Diagnosing Dysfunctional Behaviour - Evaluation 4
Measurement: Operationalisation of ‘dysfunctional behaviour’ - Clinicians often can’t agree on what ‘dysfunctional behaviour’ actually is, therefore it is difficult to accurately diagnose it. Each of Rosenhan and Seligman’s definitions of dysfunctional behaviour has limitations, therefore maybe using all 4 definitions may help to provide a more accurate diagnosis.
Cross-Cultural Bias: Different cultures may view the same behaviours differently. E.g. hearing religious voices in the UK = schizophrenia, hearing the same voices in India = a religious experience which should be celebrated.
Intra-Cultural Bias: Over time, the same culture may change their view of a behaviour. E.g. Homosexuality used to be classed as a mental disorder on the DSM up until 1973. Also, within the same society, at the same time, views may be different. Chavs think Goths are dysfunctional, and vice versa.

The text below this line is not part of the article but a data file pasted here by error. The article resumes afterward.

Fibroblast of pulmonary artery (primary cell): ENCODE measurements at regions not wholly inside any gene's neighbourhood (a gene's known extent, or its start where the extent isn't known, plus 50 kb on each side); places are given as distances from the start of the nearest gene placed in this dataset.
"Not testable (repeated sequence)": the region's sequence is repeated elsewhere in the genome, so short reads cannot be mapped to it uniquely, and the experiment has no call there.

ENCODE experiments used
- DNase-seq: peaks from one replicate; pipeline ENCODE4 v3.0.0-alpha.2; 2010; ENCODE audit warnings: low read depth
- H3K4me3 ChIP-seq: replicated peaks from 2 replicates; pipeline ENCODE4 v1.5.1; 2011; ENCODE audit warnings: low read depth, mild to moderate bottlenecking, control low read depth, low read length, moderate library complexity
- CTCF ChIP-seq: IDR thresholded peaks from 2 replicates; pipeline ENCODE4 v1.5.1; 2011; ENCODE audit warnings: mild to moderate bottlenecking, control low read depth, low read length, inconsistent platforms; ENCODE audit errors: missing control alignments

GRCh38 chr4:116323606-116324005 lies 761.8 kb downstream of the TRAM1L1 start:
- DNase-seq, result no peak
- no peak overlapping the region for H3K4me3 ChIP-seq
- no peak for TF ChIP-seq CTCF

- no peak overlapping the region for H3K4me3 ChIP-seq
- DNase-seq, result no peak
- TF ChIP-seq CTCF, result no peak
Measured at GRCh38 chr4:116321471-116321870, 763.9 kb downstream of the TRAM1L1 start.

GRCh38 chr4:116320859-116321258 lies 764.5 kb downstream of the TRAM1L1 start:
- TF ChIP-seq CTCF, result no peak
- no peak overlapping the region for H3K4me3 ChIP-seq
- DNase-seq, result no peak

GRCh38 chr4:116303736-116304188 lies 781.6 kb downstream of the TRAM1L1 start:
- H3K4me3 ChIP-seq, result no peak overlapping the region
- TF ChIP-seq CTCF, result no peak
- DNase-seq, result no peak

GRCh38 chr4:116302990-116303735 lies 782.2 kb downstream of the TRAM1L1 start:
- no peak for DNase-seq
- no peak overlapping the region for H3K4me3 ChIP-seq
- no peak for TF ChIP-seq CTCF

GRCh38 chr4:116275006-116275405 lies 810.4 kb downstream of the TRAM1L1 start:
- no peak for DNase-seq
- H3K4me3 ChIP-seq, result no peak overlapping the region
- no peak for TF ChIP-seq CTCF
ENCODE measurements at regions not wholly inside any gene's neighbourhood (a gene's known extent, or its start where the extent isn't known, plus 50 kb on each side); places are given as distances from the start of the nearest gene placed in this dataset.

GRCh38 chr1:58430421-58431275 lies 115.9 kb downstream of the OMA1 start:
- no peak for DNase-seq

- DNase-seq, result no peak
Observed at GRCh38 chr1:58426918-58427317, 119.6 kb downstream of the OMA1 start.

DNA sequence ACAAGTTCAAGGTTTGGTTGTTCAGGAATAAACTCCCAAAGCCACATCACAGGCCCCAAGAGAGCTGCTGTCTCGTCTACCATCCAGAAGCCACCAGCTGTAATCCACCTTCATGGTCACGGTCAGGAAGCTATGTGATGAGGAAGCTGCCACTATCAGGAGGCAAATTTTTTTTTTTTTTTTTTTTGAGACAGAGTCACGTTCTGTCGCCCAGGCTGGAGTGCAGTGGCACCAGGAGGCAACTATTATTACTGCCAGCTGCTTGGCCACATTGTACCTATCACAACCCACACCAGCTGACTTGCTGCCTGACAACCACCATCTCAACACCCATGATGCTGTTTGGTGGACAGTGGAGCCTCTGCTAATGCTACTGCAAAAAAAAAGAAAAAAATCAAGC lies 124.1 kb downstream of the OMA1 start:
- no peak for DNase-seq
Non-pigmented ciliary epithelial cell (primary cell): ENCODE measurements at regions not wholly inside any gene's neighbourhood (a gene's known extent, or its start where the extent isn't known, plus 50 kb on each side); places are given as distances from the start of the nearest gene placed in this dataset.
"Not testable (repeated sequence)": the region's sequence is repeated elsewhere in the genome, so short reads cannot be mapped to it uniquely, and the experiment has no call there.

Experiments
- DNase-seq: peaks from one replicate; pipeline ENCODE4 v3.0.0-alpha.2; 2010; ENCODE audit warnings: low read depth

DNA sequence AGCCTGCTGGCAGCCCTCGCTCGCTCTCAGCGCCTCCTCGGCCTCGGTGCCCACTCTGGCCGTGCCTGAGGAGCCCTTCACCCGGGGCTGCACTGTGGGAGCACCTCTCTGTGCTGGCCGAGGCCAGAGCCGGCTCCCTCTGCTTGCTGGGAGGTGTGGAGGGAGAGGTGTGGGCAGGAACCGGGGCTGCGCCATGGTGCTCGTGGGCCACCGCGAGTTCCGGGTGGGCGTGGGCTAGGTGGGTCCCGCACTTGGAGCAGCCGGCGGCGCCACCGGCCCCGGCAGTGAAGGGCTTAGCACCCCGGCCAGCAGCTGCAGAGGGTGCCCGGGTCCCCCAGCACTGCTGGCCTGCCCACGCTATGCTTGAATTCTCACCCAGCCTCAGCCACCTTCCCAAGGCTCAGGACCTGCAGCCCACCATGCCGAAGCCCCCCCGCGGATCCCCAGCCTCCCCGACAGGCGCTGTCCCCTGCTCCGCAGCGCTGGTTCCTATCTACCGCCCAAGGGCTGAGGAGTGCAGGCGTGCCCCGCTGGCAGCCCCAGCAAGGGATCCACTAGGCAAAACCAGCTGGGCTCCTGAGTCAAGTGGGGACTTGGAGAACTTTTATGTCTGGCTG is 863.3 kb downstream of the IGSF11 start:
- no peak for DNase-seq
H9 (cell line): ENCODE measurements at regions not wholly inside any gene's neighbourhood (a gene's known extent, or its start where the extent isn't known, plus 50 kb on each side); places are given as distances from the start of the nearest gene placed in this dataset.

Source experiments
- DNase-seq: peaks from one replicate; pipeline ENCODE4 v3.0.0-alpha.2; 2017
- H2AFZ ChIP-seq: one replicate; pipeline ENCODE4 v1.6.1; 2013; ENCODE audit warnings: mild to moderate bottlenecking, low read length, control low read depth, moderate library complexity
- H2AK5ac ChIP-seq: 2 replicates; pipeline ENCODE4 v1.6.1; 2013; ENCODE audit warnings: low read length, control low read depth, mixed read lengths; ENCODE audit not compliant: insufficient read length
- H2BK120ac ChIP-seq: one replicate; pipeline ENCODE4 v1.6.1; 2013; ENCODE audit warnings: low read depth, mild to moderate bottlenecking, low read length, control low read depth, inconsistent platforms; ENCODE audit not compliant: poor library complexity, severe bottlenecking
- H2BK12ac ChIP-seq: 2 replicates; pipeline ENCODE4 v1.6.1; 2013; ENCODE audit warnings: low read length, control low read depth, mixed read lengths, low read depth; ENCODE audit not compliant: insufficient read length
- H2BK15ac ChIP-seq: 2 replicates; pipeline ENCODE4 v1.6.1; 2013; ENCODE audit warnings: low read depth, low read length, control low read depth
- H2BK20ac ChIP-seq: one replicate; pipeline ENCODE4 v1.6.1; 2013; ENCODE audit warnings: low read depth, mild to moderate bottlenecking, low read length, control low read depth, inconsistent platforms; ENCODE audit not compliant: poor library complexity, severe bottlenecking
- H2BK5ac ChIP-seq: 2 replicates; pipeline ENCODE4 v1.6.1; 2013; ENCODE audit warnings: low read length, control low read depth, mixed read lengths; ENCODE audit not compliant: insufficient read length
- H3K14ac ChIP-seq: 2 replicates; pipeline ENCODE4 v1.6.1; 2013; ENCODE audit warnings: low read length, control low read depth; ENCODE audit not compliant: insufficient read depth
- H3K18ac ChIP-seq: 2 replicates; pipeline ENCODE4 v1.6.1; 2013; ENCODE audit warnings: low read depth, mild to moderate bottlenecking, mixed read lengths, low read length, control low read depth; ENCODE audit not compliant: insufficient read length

Reliability/Validity: Whilst the DSM/ICD aim to be objective diagnostic tools, they are still open to subjective interpretation by the diagnosing clinician. We know from research, such as that by Ford and Widiger, that biases can affect diagnosis. Therefore if a clinician makes an inaccurate diagnosis based on these biases, it leads to an invalid diagnosis. Similarly, if clinicians are presented with the same symptoms, but make different diagnoses, then they lack reliability.